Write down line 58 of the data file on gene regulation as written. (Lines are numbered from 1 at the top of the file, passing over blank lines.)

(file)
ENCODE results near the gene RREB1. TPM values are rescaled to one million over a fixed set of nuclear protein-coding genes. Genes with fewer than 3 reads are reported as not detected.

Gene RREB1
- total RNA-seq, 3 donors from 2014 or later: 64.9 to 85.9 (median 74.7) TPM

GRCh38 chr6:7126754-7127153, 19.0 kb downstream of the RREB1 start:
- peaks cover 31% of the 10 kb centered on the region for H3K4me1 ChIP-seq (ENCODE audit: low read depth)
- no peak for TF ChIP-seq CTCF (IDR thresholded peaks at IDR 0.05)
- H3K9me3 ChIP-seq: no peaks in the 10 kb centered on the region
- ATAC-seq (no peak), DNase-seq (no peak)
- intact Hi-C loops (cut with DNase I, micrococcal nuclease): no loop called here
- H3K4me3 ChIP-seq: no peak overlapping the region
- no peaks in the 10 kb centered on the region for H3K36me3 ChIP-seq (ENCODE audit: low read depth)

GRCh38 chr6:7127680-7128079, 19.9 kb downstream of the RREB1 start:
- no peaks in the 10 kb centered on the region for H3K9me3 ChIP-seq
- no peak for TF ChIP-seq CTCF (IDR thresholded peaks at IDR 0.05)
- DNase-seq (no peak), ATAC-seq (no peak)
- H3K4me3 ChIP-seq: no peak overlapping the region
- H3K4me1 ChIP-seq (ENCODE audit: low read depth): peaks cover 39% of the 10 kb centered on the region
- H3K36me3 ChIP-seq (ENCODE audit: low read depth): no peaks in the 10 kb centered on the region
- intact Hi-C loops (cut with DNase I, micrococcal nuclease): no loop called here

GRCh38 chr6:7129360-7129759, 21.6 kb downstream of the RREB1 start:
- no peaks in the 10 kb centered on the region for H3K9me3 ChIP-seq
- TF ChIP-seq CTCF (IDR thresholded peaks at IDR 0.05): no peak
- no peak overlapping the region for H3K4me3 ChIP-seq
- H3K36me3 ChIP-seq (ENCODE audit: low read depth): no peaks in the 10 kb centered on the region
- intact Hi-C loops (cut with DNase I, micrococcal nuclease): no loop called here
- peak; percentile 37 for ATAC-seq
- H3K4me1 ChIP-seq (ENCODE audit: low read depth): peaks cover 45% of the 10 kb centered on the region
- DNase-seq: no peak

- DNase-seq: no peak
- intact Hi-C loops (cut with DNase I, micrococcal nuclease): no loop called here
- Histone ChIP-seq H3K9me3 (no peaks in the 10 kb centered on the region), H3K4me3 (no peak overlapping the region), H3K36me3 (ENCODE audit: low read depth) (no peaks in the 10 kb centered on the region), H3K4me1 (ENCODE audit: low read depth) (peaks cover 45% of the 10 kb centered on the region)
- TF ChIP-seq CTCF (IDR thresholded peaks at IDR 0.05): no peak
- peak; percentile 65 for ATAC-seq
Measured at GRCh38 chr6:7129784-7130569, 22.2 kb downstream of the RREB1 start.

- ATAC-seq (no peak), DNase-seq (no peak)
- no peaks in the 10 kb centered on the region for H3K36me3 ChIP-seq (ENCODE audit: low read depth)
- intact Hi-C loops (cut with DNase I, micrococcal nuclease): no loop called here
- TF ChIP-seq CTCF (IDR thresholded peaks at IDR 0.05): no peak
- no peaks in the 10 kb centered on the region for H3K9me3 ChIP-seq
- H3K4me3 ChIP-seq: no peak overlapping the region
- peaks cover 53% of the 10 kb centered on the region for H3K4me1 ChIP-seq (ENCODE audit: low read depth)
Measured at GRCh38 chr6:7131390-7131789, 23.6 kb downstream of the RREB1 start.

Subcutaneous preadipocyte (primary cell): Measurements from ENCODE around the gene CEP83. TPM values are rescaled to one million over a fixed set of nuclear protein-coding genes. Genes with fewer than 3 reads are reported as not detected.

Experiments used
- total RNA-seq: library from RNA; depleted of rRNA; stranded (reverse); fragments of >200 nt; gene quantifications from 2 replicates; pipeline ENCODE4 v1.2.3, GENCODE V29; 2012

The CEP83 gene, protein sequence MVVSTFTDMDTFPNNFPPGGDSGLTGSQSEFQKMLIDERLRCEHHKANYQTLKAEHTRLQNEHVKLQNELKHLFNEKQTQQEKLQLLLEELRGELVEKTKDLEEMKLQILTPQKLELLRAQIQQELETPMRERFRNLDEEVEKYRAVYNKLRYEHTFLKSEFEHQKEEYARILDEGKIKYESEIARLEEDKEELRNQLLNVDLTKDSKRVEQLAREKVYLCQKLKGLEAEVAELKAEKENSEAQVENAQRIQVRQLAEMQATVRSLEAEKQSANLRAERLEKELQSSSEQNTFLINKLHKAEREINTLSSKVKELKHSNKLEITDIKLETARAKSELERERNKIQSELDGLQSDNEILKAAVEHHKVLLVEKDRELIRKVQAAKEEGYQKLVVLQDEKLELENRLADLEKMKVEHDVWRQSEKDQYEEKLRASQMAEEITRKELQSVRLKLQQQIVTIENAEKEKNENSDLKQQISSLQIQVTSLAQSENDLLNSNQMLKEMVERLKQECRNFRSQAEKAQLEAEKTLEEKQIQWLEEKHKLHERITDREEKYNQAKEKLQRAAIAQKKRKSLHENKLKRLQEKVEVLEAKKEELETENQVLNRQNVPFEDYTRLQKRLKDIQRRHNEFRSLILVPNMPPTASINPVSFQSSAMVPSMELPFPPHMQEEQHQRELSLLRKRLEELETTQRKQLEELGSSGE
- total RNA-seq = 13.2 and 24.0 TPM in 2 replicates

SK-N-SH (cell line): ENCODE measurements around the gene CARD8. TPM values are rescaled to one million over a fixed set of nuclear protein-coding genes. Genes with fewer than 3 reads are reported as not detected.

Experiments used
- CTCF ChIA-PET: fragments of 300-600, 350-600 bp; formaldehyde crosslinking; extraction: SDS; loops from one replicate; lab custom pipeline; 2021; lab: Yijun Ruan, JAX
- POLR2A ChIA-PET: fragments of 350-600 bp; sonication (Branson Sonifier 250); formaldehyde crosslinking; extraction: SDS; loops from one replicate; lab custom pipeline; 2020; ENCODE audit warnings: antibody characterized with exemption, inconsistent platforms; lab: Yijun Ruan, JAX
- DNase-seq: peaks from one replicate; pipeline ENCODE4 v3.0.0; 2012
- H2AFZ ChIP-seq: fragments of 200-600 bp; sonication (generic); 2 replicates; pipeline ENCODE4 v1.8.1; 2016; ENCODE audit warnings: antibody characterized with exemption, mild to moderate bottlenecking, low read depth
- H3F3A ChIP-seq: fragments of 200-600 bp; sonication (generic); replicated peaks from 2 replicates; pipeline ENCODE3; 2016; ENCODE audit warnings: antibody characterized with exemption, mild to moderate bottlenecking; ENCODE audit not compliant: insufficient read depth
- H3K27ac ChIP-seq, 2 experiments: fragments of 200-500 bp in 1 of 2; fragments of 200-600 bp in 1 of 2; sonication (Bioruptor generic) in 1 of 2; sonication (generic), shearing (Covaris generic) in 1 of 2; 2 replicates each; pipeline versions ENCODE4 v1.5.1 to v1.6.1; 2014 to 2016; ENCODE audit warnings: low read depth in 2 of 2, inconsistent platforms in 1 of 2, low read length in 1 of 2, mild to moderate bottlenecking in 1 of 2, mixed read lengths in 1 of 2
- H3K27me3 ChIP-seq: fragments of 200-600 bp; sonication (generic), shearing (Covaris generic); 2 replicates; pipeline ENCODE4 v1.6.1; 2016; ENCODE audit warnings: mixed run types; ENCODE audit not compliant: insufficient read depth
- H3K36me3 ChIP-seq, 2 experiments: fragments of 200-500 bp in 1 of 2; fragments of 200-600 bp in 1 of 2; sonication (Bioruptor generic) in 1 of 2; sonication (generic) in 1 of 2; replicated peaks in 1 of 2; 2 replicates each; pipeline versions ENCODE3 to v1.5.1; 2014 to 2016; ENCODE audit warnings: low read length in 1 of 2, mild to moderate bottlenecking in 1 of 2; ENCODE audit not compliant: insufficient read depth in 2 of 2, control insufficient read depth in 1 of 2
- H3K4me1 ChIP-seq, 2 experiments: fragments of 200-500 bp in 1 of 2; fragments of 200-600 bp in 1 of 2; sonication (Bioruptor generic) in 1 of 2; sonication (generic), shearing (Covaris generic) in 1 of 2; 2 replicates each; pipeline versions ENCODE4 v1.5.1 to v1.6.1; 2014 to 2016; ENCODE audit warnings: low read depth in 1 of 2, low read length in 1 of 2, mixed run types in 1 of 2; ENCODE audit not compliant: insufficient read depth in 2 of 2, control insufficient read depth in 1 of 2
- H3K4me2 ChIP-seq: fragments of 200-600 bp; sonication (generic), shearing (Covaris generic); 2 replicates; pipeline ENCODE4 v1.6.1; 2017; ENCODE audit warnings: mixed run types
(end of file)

- H3K4me1 ChIP-seq, 2 experiments: fragments of 200-500 bp in 1 of 2; fragments of 200-600 bp in 1 of 2; sonication (Bioruptor generic) in 1 of 2; sonication (generic), shearing (Covaris generic) in 1 of 2; 2 replicates each; pipeline versions ENCODE4 v1.5.1 to v1.6.1; 2014 to 2016; ENCODE audit warnings: low read depth in 1 of 2, low read length in 1 of 2, mixed run types in 1 of 2; ENCODE audit not compliant: insufficient read depth in 2 of 2, control insufficient read depth in 1 of 2